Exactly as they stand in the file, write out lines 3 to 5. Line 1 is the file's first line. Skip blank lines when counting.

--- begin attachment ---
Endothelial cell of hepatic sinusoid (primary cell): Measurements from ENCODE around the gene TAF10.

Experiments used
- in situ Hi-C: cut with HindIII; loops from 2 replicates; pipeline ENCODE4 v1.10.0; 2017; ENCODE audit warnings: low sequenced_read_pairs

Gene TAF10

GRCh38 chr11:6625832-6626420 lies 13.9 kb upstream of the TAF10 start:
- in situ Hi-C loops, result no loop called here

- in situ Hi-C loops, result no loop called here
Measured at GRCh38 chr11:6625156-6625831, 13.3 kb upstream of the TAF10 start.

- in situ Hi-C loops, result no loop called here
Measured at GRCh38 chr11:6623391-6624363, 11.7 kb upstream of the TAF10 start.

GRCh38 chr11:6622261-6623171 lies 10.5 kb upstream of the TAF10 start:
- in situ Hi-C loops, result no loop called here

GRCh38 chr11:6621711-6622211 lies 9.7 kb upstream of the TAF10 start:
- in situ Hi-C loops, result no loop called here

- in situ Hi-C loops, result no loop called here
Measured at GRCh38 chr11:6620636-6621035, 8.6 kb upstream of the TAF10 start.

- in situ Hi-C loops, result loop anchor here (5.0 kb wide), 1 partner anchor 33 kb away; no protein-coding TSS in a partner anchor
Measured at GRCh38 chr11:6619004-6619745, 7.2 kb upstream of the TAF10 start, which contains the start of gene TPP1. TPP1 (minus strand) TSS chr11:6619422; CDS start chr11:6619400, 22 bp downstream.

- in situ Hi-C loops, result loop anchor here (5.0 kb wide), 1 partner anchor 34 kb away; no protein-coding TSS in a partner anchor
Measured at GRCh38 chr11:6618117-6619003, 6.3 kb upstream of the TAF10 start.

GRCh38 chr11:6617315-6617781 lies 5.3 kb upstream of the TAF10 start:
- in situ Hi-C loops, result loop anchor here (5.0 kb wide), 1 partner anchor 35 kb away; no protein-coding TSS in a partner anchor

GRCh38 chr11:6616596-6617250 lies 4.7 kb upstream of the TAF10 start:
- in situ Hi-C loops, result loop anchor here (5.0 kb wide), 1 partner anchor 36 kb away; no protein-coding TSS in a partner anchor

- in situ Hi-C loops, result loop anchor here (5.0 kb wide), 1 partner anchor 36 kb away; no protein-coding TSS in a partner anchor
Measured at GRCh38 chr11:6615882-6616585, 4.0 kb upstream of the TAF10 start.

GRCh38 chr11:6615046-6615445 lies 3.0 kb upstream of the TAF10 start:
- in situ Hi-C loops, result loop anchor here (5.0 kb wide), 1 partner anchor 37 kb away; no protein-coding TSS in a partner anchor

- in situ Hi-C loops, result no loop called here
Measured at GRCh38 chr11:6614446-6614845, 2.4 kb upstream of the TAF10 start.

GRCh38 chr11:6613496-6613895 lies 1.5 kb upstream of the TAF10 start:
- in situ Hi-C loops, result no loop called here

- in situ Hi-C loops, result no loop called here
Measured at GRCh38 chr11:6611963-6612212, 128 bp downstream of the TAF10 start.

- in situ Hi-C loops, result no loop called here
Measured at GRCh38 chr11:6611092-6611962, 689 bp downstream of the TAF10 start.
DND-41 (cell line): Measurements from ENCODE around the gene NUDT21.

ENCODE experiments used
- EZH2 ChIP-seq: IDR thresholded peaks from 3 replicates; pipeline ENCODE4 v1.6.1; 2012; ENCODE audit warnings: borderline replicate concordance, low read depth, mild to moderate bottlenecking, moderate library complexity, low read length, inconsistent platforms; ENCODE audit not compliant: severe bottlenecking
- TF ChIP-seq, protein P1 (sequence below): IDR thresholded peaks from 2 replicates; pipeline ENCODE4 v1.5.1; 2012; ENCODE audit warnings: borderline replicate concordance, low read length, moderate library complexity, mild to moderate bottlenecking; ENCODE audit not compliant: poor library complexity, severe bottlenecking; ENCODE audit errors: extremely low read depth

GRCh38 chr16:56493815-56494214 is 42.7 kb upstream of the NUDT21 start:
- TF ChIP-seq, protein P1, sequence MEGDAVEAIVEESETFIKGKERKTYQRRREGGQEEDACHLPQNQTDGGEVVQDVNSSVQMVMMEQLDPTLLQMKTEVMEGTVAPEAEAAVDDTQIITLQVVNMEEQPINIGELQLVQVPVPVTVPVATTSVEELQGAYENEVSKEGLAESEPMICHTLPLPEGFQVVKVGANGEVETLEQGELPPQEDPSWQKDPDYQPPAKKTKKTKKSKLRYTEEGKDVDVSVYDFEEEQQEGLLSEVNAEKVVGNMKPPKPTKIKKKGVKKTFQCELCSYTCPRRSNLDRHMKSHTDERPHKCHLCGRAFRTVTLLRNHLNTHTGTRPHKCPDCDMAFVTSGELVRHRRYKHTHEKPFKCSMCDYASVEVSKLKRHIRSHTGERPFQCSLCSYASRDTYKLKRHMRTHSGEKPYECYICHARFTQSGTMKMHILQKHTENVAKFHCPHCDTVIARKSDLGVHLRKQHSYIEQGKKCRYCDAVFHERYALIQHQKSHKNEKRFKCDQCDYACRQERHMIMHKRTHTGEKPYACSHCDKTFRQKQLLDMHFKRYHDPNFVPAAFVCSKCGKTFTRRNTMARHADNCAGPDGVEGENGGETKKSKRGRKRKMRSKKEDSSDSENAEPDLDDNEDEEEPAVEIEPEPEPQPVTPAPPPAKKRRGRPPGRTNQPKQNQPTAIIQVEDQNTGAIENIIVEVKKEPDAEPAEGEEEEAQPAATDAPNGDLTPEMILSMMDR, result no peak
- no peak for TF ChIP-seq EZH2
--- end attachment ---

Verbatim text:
- in situ Hi-C: cut with HindIII; loops from 2 replicates; pipeline ENCODE4 v1.10.0; 2017; ENCODE audit warnings: low sequenced_read_pairs

Gene TAF10

GRCh38 chr11:6625832-6626420 lies 13.9 kb upstream of the TAF10 start: